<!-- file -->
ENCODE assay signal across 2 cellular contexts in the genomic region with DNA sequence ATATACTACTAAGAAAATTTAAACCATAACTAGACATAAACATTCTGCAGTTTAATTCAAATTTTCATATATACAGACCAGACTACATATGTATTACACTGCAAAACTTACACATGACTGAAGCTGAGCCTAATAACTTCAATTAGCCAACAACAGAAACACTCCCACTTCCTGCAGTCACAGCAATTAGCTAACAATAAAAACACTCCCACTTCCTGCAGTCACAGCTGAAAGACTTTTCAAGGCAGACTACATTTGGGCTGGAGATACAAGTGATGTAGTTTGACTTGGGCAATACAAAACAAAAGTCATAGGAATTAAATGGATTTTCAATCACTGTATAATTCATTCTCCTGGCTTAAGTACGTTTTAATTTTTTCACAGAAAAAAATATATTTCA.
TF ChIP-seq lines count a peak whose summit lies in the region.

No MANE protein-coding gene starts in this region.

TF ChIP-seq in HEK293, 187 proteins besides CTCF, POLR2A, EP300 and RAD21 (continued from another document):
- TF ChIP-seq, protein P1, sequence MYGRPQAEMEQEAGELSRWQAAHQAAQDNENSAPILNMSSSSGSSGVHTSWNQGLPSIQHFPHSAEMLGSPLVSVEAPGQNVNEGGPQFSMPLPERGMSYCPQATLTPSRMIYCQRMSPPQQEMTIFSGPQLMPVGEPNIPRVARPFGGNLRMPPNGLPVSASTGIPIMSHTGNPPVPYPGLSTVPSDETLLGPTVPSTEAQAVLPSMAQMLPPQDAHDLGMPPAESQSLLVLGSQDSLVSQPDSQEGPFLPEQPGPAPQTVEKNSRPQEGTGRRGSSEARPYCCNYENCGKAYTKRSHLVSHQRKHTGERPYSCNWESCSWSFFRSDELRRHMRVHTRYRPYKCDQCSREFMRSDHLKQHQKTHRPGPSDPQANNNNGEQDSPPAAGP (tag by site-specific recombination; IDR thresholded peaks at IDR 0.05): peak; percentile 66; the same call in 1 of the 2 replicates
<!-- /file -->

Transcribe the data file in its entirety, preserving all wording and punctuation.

ENCODE assay signal across 2 cellular contexts in the genomic region with DNA sequence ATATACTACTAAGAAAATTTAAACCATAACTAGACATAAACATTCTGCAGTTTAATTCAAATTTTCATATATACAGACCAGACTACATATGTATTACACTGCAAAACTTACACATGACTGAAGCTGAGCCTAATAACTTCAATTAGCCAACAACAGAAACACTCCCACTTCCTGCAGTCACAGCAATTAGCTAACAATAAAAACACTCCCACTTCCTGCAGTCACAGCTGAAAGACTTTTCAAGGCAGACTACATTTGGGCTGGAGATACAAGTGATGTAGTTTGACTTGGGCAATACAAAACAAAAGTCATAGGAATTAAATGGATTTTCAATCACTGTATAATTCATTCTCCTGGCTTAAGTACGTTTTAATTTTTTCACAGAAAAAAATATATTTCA.
TF ChIP-seq lines count a peak whose summit lies in the region.

No MANE protein-coding gene starts in this region.

TF ChIP-seq in HEK293, 187 proteins besides CTCF, POLR2A, EP300 and RAD21 (continued from another document):
- TF ChIP-seq, protein P1, sequence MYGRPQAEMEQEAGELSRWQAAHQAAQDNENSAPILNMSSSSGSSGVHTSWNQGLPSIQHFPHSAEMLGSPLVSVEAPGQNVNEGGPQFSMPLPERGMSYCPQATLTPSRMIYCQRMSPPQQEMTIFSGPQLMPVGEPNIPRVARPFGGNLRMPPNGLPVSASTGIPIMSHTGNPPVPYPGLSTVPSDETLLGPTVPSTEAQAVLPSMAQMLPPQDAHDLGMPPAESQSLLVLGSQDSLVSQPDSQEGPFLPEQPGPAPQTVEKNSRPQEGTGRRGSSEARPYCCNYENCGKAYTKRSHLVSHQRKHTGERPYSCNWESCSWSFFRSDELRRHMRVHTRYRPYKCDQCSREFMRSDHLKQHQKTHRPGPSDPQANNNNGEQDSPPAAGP (tag by site-specific recombination; IDR thresholded peaks at IDR 0.05): peak; percentile 66; the same call in 1 of the 2 replicates